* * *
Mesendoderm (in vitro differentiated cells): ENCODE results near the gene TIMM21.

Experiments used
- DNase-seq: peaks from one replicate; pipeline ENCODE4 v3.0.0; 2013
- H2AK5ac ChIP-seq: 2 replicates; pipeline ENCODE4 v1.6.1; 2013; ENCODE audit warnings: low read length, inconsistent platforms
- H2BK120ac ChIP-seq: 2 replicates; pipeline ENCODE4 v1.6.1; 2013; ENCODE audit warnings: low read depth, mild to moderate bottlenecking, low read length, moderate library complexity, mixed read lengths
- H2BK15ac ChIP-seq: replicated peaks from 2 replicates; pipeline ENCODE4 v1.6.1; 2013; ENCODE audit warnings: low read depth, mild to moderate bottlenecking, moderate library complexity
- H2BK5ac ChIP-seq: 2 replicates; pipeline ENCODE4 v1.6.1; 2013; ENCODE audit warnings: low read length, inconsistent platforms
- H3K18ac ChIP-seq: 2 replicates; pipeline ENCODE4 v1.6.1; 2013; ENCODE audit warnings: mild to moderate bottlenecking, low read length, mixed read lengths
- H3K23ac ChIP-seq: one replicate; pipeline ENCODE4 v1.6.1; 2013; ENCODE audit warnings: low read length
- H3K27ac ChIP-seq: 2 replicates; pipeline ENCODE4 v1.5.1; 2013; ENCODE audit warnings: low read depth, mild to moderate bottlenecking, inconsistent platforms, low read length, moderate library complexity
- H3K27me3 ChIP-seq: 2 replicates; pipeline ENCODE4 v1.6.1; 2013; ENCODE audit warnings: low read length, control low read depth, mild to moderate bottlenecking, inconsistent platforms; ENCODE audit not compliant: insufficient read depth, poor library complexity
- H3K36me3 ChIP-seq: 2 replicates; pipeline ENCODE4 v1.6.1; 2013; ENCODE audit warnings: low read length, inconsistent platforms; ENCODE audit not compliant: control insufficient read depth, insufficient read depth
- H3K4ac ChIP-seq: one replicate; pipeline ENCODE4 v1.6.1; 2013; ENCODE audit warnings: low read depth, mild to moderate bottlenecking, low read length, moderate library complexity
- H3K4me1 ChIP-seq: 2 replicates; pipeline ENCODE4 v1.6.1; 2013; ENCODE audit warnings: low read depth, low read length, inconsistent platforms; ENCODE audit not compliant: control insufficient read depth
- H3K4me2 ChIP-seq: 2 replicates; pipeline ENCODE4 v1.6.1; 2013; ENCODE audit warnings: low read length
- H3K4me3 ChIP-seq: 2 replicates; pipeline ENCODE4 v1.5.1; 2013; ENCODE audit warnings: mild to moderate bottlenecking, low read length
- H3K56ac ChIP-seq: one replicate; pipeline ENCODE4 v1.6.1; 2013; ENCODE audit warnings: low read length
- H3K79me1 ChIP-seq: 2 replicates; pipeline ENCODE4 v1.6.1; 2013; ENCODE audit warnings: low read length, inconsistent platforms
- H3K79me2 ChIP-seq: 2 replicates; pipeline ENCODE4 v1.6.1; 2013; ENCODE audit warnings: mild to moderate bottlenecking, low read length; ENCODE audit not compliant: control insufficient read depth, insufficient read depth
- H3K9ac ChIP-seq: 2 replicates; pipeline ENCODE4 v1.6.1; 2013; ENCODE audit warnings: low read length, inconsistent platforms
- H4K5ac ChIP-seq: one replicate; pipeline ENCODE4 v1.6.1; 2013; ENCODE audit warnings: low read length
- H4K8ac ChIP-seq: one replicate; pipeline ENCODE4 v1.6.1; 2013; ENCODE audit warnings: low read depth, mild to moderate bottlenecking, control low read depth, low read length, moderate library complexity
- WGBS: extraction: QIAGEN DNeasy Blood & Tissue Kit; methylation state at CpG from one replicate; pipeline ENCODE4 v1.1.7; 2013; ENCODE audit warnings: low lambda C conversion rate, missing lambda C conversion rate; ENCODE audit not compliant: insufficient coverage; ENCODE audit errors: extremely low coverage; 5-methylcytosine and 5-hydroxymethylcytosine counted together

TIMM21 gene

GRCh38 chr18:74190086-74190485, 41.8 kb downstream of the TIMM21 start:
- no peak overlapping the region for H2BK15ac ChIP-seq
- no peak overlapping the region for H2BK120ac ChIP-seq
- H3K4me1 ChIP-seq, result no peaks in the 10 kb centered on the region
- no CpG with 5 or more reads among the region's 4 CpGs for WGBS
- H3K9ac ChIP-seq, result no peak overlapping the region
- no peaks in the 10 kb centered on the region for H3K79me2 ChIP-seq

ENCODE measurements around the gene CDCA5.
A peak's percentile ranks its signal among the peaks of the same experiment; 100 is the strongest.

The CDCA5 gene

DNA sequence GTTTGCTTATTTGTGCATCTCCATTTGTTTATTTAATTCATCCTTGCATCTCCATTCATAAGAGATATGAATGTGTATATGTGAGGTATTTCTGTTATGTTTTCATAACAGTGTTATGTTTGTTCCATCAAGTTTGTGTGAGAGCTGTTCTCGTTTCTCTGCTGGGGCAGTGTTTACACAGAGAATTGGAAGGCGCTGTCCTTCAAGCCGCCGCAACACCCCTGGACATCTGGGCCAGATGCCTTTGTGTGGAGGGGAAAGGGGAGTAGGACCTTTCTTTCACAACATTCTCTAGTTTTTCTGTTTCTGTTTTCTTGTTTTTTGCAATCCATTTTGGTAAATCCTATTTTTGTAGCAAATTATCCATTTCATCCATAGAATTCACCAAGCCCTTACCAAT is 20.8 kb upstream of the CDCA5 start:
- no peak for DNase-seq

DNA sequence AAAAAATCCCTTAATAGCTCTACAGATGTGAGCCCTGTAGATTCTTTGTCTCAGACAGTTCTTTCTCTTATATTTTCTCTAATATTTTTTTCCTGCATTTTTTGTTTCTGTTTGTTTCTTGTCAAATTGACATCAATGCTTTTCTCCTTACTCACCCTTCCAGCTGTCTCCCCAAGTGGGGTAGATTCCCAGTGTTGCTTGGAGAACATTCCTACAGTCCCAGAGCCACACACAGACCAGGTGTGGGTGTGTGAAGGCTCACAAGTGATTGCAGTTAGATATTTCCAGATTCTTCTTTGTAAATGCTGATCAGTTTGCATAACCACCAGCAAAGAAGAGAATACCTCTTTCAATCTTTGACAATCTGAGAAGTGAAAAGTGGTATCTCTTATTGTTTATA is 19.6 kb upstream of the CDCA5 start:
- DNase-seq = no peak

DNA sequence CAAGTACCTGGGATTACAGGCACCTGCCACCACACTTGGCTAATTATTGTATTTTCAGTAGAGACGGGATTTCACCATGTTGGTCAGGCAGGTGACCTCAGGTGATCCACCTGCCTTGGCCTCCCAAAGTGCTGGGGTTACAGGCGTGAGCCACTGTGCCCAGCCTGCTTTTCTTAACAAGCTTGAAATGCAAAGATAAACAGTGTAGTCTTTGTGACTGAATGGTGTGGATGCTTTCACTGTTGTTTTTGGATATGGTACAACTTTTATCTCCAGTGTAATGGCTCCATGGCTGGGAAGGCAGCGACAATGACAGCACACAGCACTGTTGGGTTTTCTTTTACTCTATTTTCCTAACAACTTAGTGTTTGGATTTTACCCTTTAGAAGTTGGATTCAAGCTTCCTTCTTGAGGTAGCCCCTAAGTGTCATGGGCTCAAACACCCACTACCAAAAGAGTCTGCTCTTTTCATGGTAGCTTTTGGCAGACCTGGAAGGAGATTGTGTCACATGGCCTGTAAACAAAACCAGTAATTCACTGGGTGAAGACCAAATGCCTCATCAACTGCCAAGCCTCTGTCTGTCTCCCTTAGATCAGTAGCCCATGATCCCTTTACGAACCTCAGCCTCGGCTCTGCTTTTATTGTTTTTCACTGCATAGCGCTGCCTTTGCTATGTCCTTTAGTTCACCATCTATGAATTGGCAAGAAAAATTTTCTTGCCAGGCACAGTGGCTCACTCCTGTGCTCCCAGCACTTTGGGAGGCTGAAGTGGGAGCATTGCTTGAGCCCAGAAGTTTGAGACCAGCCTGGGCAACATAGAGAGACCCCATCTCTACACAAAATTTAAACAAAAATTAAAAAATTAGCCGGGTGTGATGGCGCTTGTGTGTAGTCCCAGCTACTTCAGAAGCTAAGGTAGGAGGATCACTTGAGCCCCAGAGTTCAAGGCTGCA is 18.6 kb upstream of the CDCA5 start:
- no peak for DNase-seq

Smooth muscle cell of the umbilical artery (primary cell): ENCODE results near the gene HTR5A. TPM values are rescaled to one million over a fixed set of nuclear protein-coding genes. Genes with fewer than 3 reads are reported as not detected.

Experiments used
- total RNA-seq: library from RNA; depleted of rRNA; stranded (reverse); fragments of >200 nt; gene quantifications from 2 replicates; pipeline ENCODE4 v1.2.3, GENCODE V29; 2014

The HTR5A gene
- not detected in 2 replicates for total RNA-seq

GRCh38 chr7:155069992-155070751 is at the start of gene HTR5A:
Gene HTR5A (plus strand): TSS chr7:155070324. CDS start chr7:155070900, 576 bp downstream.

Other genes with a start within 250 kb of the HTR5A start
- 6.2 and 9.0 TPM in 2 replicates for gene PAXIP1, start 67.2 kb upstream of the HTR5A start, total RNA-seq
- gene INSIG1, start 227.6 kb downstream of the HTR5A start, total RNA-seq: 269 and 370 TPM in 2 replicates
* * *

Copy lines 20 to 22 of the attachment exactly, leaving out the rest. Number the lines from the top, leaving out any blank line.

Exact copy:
- H3K9ac ChIP-seq: 2 replicates; pipeline ENCODE4 v1.6.1; 2013; ENCODE audit warnings: low read length, inconsistent platforms
- H4K5ac ChIP-seq: one replicate; pipeline ENCODE4 v1.6.1; 2013; ENCODE audit warnings: low read length
- H4K8ac ChIP-seq: one replicate; pipeline ENCODE4 v1.6.1; 2013; ENCODE audit warnings: low read depth, mild to moderate bottlenecking, control low read depth, low read length, moderate library complexity